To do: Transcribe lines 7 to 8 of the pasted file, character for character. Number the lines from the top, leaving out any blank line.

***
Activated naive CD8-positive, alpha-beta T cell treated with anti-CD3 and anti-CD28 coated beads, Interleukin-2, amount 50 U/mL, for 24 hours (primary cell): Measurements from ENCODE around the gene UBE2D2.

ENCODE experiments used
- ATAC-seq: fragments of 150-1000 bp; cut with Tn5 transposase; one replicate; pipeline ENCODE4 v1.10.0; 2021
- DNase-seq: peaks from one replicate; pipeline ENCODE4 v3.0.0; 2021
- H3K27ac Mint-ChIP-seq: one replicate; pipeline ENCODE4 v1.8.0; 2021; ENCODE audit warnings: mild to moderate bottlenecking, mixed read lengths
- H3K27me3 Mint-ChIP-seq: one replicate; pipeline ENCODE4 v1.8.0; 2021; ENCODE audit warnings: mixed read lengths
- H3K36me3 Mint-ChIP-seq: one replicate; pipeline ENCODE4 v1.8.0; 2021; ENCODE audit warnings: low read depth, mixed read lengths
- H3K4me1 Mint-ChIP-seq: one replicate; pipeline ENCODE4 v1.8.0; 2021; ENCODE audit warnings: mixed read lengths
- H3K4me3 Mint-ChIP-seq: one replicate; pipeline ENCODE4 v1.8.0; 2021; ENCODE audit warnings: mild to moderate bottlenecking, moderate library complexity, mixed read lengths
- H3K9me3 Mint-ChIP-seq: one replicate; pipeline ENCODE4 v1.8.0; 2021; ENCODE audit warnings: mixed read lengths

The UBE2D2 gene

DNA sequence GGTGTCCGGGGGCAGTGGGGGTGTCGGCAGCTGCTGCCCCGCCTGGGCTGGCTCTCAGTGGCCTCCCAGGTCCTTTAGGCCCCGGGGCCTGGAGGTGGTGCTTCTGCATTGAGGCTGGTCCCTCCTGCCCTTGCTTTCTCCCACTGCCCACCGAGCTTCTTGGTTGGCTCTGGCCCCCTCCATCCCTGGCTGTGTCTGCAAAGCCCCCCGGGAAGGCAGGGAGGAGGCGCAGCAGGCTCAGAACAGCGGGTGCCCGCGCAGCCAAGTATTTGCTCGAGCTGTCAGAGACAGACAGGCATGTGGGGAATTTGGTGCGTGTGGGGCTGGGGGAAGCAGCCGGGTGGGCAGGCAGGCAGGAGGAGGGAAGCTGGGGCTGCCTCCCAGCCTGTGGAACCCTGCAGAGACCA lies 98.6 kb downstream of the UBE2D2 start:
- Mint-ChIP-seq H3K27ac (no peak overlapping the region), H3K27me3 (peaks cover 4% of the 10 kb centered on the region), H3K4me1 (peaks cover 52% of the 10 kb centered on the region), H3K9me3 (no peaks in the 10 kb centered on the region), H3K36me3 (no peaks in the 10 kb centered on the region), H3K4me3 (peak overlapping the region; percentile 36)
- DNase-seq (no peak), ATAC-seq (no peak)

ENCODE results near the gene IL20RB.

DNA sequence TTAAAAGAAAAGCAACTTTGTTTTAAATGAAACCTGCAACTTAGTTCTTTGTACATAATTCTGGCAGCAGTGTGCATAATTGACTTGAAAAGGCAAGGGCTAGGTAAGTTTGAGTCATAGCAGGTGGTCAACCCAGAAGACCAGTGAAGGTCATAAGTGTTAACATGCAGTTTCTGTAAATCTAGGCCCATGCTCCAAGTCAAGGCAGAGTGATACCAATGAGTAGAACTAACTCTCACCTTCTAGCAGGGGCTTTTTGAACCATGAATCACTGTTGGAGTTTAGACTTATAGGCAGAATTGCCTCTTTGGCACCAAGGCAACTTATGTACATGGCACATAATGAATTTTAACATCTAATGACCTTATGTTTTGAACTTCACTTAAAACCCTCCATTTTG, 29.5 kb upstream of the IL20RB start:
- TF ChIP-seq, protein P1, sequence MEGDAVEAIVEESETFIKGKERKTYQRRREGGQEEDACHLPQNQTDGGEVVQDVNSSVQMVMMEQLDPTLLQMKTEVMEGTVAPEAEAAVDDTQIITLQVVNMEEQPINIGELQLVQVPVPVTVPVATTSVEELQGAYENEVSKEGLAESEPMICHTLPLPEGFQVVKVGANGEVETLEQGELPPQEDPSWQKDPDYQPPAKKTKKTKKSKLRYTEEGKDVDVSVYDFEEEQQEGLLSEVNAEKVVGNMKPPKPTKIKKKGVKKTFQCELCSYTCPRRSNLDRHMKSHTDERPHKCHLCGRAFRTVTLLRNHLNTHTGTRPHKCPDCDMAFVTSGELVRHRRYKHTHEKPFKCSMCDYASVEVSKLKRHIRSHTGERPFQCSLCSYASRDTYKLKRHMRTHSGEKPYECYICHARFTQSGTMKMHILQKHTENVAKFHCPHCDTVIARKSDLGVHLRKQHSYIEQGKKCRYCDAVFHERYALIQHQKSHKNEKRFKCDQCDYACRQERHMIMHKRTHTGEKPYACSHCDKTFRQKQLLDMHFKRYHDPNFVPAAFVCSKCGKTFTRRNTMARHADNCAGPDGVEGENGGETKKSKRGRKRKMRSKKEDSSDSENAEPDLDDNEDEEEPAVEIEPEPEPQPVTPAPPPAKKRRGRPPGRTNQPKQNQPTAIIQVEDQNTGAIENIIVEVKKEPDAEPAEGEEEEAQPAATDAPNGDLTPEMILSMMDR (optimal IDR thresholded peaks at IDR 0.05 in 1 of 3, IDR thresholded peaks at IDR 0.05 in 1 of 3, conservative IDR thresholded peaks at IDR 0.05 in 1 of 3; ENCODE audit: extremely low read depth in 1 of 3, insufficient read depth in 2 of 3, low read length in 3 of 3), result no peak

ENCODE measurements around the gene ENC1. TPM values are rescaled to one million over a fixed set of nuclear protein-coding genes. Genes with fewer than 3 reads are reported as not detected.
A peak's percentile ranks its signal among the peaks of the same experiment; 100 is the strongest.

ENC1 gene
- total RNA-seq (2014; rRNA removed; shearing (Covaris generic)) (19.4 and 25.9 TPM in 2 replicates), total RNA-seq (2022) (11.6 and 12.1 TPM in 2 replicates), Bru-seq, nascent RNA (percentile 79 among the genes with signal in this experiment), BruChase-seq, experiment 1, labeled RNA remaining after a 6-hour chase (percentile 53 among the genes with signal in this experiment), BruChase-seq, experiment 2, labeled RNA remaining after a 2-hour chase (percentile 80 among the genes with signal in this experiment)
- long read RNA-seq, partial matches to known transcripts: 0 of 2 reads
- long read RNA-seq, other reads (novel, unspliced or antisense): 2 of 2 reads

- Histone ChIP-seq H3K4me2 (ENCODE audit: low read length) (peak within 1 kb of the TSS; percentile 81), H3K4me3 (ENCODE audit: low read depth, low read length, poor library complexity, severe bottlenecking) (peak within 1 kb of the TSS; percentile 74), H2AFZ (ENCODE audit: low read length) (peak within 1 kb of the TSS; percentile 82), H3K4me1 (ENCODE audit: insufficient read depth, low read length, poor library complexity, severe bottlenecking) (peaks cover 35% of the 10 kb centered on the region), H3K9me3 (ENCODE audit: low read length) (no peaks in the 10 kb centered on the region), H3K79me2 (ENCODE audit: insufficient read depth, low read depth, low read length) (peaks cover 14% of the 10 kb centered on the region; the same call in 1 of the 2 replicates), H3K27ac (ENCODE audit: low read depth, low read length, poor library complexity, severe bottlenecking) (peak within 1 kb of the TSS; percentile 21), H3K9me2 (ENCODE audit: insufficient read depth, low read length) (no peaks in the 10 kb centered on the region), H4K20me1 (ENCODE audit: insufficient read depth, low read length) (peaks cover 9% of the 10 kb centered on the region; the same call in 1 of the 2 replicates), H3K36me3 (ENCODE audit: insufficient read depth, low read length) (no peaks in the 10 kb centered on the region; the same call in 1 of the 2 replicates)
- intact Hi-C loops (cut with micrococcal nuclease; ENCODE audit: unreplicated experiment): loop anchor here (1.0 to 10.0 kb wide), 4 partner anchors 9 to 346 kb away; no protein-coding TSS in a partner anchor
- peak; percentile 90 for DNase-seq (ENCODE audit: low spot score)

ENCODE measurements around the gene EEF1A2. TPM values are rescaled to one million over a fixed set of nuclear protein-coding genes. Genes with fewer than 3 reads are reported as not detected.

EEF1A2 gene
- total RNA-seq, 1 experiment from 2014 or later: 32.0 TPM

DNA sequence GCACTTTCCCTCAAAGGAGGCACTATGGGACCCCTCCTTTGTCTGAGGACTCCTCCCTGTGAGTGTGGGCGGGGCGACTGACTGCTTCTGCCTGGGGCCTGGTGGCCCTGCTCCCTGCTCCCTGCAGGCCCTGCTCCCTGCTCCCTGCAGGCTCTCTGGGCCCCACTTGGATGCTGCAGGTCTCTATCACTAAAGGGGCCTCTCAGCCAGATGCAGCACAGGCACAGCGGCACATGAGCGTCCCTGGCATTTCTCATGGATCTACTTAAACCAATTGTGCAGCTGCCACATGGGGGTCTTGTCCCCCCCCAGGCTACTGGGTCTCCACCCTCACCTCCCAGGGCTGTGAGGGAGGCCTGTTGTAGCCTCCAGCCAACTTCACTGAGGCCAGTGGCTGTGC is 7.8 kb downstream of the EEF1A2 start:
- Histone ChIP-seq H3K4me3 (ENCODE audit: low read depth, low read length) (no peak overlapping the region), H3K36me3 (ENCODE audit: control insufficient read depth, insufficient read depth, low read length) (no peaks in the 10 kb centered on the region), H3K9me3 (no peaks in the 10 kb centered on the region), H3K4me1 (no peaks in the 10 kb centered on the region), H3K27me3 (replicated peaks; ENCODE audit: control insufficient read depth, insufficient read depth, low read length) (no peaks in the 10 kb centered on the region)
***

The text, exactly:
- H3K36me3 Mint-ChIP-seq: one replicate; pipeline ENCODE4 v1.8.0; 2021; ENCODE audit warnings: low read depth, mixed read lengths
- H3K4me1 Mint-ChIP-seq: one replicate; pipeline ENCODE4 v1.8.0; 2021; ENCODE audit warnings: mixed read lengths